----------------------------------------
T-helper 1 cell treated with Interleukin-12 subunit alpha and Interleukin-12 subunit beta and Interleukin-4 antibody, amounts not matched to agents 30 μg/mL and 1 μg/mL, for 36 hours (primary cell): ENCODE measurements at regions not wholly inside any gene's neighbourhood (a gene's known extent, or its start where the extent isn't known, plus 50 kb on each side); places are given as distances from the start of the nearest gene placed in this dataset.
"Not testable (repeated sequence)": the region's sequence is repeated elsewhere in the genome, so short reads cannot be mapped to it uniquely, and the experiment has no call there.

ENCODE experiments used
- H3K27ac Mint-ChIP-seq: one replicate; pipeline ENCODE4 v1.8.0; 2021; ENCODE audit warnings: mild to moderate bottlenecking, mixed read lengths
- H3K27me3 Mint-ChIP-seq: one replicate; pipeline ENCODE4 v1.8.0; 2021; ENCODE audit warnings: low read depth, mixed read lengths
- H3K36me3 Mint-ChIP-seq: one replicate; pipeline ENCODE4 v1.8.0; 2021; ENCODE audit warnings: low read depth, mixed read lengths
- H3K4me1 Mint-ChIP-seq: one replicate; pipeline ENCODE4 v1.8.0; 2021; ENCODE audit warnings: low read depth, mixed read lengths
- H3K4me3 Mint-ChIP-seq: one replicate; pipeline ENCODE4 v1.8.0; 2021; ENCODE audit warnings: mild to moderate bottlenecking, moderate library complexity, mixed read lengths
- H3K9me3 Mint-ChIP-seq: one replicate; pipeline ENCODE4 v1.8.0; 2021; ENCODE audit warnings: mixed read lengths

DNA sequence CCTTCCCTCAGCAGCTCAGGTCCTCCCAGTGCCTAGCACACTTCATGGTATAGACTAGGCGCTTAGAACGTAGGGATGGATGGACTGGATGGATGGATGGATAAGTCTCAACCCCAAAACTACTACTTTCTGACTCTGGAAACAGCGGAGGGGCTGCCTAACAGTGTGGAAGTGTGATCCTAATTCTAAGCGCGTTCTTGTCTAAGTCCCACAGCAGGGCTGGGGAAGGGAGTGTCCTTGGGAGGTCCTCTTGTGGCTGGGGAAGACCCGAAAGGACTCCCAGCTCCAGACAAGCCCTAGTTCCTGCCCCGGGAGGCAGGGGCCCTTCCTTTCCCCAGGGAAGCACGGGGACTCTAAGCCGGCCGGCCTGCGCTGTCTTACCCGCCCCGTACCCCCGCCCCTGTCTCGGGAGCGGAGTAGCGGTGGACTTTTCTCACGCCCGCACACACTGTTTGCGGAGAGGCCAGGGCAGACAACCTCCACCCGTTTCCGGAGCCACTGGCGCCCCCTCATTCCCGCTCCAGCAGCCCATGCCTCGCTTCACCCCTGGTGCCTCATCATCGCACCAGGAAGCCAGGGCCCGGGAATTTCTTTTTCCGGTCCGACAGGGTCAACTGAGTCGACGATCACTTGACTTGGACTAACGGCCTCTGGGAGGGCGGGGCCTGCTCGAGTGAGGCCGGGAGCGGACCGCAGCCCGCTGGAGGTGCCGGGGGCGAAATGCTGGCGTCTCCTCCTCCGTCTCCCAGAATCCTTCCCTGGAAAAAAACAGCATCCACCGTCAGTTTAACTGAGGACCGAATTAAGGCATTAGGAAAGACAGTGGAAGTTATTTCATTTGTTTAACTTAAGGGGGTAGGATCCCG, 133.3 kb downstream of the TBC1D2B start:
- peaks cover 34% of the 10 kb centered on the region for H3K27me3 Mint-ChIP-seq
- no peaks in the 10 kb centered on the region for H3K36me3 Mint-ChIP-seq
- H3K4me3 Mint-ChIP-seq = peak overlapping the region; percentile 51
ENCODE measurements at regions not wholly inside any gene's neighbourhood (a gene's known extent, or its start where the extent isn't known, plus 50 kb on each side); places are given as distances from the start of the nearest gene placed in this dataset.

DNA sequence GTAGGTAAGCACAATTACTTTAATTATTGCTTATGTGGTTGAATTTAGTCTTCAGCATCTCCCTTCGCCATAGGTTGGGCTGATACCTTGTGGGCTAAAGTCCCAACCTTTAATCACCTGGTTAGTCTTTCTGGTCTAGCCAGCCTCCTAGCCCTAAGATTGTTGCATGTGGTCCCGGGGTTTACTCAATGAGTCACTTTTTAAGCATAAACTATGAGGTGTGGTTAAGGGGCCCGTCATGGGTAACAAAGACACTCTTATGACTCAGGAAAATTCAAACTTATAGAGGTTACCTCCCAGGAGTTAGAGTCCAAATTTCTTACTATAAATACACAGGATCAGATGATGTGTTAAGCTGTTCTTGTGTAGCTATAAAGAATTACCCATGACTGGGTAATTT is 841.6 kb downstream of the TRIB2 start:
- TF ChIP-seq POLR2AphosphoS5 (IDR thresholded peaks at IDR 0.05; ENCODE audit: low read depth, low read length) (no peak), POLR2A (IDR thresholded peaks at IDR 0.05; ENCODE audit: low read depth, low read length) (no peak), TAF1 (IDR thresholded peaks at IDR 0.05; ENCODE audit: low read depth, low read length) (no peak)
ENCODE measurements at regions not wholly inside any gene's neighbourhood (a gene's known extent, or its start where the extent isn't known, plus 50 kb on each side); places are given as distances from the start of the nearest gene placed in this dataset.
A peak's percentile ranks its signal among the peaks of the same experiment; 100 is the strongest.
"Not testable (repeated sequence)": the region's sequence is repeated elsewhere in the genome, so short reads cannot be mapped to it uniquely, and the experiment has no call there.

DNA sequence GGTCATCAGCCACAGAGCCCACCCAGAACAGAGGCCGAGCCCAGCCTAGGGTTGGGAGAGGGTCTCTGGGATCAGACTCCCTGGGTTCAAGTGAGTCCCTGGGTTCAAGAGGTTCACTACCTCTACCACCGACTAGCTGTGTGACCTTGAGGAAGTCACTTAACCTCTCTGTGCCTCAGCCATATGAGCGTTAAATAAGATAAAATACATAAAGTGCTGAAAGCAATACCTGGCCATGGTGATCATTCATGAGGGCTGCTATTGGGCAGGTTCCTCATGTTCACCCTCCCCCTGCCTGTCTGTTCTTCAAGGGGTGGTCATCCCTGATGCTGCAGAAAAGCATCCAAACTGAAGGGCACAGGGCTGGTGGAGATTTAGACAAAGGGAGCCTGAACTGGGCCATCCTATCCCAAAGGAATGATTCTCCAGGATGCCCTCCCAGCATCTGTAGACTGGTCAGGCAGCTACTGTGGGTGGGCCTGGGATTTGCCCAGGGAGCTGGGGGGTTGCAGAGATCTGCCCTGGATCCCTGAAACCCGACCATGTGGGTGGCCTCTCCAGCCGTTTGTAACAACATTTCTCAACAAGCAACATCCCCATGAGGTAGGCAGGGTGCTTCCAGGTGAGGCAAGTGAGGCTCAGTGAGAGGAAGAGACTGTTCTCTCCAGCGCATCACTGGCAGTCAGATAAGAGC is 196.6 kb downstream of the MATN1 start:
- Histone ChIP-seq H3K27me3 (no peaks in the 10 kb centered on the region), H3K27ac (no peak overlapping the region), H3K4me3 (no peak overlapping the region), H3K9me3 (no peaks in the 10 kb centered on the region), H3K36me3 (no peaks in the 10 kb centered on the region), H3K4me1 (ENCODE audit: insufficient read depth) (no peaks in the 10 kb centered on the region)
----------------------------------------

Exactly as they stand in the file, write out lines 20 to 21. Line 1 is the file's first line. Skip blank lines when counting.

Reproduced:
DNA sequence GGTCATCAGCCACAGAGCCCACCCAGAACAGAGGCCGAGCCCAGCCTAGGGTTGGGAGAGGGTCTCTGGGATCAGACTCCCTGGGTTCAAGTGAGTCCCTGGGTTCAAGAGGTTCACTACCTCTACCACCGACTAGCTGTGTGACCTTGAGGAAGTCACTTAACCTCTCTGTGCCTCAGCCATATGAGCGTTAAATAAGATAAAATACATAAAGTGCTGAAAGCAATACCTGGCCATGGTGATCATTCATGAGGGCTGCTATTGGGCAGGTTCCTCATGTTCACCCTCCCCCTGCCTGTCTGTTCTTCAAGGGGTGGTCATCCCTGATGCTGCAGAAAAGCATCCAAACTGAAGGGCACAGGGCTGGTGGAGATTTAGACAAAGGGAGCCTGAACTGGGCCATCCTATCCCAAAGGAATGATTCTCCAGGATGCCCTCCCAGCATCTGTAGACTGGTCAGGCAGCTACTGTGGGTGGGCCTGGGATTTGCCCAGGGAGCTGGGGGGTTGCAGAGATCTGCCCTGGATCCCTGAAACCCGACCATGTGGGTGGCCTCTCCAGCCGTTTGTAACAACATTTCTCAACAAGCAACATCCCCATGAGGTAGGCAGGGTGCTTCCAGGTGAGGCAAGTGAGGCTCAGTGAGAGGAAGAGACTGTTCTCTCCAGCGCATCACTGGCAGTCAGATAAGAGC is 196.6 kb downstream of the MATN1 start:
- Histone ChIP-seq H3K27me3 (no peaks in the 10 kb centered on the region), H3K27ac (no peak overlapping the region), H3K4me3 (no peak overlapping the region), H3K9me3 (no peaks in the 10 kb centered on the region), H3K36me3 (no peaks in the 10 kb centered on the region), H3K4me1 (ENCODE audit: insufficient read depth) (no peaks in the 10 kb centered on the region)